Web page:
For the benefit of solvers new to the rigours of the Advanced Cryptic, Dr Watson provides a monthly review of the Observer’s Azed competition puzzle. Dr Watson is a regular Azed competitor. Please post any comments on this review to the Crossword Centre’s message board.
Few sticking points for solvers this month, and a good introduction to Azed’s style that might tempt some new competitors to have a go. Linking words have been under discussion in the Azed Slip recently, so Dr Watson has highlighted three examples below to show Azed’s preferred use of ‘for’, ‘from’ and ‘as’ as links. Elsewhere there are a couple of echoes of earlier puzzles, including what looks like a justified dip into Azed’s own back catalogue.
Notes to the clues:
17. English in translation of Racine: important matter for Belgian sleuth. CINEREA (E in anag.). There’s only one Belgian sleuth, isn’t there? Hercule Poirot made frequent reference to ‘those little grey cells’ as his preferred tool for case-busting. ‘Cinerea’ is the scientific term for the brain’s grey matter.
22. Gentle snore? It would have been terminal for Bottom. THRUM (2 meanings). A nice double entendre on A Midsummer Night’s Dream, in which Bottom the Weaver is transformed. A thrum is also the end of a weaver’s thread.
27. Whereon beard once grew – swarmed almost. SHINNE (shinne(d)) An obsolete spelling of ‘chin’.
29. Embroidery contains name for organ familiar to doctors. LANCET (n in lacet). The Lancet is the professional newspaper (organ) of doctors. Here’s an example of Azed’s preferred use of ‘for’ as a joining word – after the wordplay and before the definition, indicating that the former is ‘standing for’ the latter.
30. Type of song from heart of fairylands, incorporating elaborate lyric. YODEL (ode in (fair)yl(and)). And here’s an example of ‘from’ as a joiner – after the definition and before the wordplay, indicating that the former is ‘derived from’ the latter.
31. At least 500 herrings, payment to new king, we hear. MEASE (‘mise’). Clearly a homophone, but ‘mise’ with its French pronunciation isn’t an obvious spelling and might take a bit of finding in the dictionary, What the king would do with at least 500 herrings is left to the imagination.
3. Moths ruining raiment daily. LYMANTRIIDAE (anag.). A lovely concise and appropriate anagram that would be hard to better… So much so that Azed has left it unchanged from a previous appearance in puzzle no. 1511 in 2001.
4. Gaff bass and dab. BONER (B + oner). There are many fish to choose from of course, but it’s a pleasure to see three consecutive puns like this.
8. Cheers as Sun King’s entered. SKOL (K in Sol). Another linking word, ‘as’, that goes after the definition and before the wordplay, indicating that the solution is ‘as given by the wordplay’.
9. Skin condition presented by eta, literally. TINEA (i.e. eta = t in e,a). What Dr Watson calls a ‘reverse cryptic’ clue, in that the solution can be read in its own right as wordplay, of which the clue shows the result. This is of course a variant of ‘Gegs’ for ‘scrambled eggs’, a clue Azed is highly critical of, so it’s very carefully handled here, possibly to the detriment of the surface reading.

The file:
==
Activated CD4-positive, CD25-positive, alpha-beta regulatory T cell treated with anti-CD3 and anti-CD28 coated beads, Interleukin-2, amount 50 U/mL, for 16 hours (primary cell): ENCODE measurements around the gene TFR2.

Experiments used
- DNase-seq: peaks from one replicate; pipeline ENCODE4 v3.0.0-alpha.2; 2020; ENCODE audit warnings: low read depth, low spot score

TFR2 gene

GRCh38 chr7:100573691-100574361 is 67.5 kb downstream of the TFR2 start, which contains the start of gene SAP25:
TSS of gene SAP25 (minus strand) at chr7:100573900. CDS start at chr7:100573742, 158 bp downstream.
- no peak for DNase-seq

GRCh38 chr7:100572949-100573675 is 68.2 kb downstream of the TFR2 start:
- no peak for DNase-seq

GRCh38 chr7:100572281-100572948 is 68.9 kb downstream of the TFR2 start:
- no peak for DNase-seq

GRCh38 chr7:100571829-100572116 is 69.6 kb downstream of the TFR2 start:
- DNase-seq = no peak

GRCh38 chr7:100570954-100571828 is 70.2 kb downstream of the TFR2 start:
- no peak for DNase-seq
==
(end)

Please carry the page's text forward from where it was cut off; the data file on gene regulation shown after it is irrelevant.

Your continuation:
11. Bacon and mushroom served up, centrepiece of breakfast. SPECK (ceps, rev. + k). A perfectly formed clue that’s still making Dr Watson feel hungry – and a suitable riposte to ‘Gegs’, come to think of it.
21. Blind cave-dweller in posture suitable to his name? PROTEUS (anag.). Proteus is both a cave-dwelling amphibian and the name of a sea-god able to change his shape at will, so ‘posture’ is ‘suitable to his name’ because it shifts the shape of it. Several competitors spotted this opportunity when Azed offered POSTURE-MAKER as the competition word in puzzle no. 508, and scored VHCs with ‘Proteus?’ as the clue (another ‘reverse cryptic’).
25. Spy deployed opposite prompt propaganda campaign? PSYOP (anag. + o.p.). The theatrical abbreviation o.p. is an uncommon one. Dr Watson couldn’t remember seeing ‘psyop’ used in the singular form before, but Chambers lists it.
28. Hooker on top of his (?) game called up for occasion HOUR (ho + RU, rev.). The (?) is required because Rugby Union hookers and hos are pretty unlikely to be found in the same changing-room (legitimately anyway). Solvers who aren’t down with their massive in the ’hood, and worse still aren’t in possession of Chambers 2006 edition, might have missed this bit of recent – though by now fairly mainstream – slang. ‘Ho’ is, sadly, yet another proprietorial and derogatory term for a woman, derived from ‘whore’.
Across: 1. PHLEBOTOMIST (anag. + B.O. + mist); 10. ROSULA (hidden rev.); 12. TOMAN (i.e. ‘man’s inhumanity to man’); 15. ELTON (L in Eton; Elton John); 15. ALLELE (l in allée); 18 OSTRAKA (tr. in Osaka; see ostrakon); 19. HANAP (h + a + nap); 23. AMATEUR (ate U in anag.); 25. PRIMINE (rim in pine); 32. SHEKEL (H in anag., tin = money); 33. PRESIDENTESS (is, rev. + dente(d) all in press). Down: 1. POT-SHOT (pots hot); 2. HOOP-ASH (pa in hoosh); 5. TUPAIA (up in anag. + a); 6. MALLEATE (leat in male); 7. INTERNET CAFE (anag.); 16. GRUMNESS (GRU + n in mess); 20. AUXESIS; 23. ANELED (last letters in and); 24. MELIK (ends switched in kelim); 26. RAMEN (r amen).